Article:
Qualitative Study: The majority of the sample were women (63%), whites (54%), and with an education greater than high school (60%). The study indicated that the OTC medications are generally considered very safe and effective for treating minor/routine symptoms by older adults. Brand version OTC medications were generally favored over generics by this sample of US older adults. There were found two types of decision-making scenarios following after the older adults make sense of their symptoms: 1) treatment decision-making and 2) purchase decision-making. The treatment decision-making comes with two approaches: 1) a decision to treat their symptoms by themselves (self-recommended) or 2) a decision to ask and/or follow physician’s recommendation (physician-recommended). Each of these treatment approaches may lead to the other depending on the person’s financial and healthcare resources, severity of the symptoms, experiences with the medication (past or current), and relationship with the physician. While purchasing OTC medication from the store, the majority of consumers first explore information on the drug-label, ask a pharmacist, compare various options (generic or brand), compare prices/deals, and make a final purchase decision favoring the maximum and fast relief, followed by the lower cost, and easy to swallow dosage forms.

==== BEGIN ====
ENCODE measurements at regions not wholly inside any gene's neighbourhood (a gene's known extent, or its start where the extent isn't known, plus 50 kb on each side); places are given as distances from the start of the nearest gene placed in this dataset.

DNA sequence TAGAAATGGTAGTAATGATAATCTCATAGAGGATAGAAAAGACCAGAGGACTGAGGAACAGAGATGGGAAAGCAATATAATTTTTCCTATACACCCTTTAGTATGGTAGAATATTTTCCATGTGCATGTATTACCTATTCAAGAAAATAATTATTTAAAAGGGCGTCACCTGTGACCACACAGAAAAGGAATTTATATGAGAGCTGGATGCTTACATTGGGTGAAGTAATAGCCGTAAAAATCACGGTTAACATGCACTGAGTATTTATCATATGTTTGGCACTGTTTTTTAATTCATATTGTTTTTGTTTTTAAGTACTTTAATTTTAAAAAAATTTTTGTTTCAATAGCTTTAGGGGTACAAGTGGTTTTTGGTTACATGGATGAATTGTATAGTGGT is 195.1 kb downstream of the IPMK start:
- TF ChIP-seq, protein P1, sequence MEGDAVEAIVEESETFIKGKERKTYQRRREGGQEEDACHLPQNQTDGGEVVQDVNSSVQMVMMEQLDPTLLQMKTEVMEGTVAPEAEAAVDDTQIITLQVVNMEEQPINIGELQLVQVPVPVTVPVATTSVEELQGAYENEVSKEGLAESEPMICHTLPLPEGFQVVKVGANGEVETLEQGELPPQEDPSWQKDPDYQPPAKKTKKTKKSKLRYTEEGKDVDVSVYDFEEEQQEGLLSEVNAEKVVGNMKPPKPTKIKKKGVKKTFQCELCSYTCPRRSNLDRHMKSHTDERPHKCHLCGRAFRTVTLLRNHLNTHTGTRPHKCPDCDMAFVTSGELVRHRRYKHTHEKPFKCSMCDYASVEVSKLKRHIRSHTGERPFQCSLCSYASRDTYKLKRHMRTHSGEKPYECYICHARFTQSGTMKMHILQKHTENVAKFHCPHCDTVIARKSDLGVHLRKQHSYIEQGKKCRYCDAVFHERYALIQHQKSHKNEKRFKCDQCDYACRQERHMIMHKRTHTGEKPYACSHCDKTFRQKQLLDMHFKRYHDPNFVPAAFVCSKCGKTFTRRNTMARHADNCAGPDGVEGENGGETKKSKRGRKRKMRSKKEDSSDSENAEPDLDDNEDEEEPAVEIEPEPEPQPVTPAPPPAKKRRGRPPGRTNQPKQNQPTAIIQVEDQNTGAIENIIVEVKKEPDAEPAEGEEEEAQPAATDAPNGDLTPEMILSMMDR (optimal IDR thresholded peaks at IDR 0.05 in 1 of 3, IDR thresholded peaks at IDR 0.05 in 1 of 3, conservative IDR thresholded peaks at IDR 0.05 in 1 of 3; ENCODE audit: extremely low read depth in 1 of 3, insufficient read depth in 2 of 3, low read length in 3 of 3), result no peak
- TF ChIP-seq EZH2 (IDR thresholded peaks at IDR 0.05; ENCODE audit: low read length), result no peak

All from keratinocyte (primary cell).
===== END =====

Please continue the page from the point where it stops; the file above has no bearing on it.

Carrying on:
Quantitative study: The majority of the sample was women (55%), blacks (61%), and with an education less than or equal to high school (55%). Analgesics were the most (76%) prevalent OTC therapeutic category, and aspirin was the most (65%) prevalent OTC medication. A greater (82%) proportion of the participants reported self-recommended OTC medication use (self-medication with OTC medications) rather than physician-recommended use. A high (41%) prevalence of inappropriate use of OTC medications was observed in this sample of older adults. Most participants considered OTC medications very safe or safe (80%) and very effective or effective (80%) to use. The majority (79%) of participants felt very satisfied, and 16% felt satisfied with their OTC medication use. Brand name OTC medications were considered more safe and effective compared to generic versions. The pharmacy was the most (93%) commonly reported purchase location to buy an OTC medication. Physicians were the most (90%) commonly reported information source about OTC medications.
Older adults feel positive and satisfied with their OTC medication use, in general. Considering the self-reported high use, inappropriate use, and experiences of facing side effects, education focused toward older adults should be encouraged to aid in safe and responsible OTC decision-making.
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Available for download on Sunday, November 06, 2022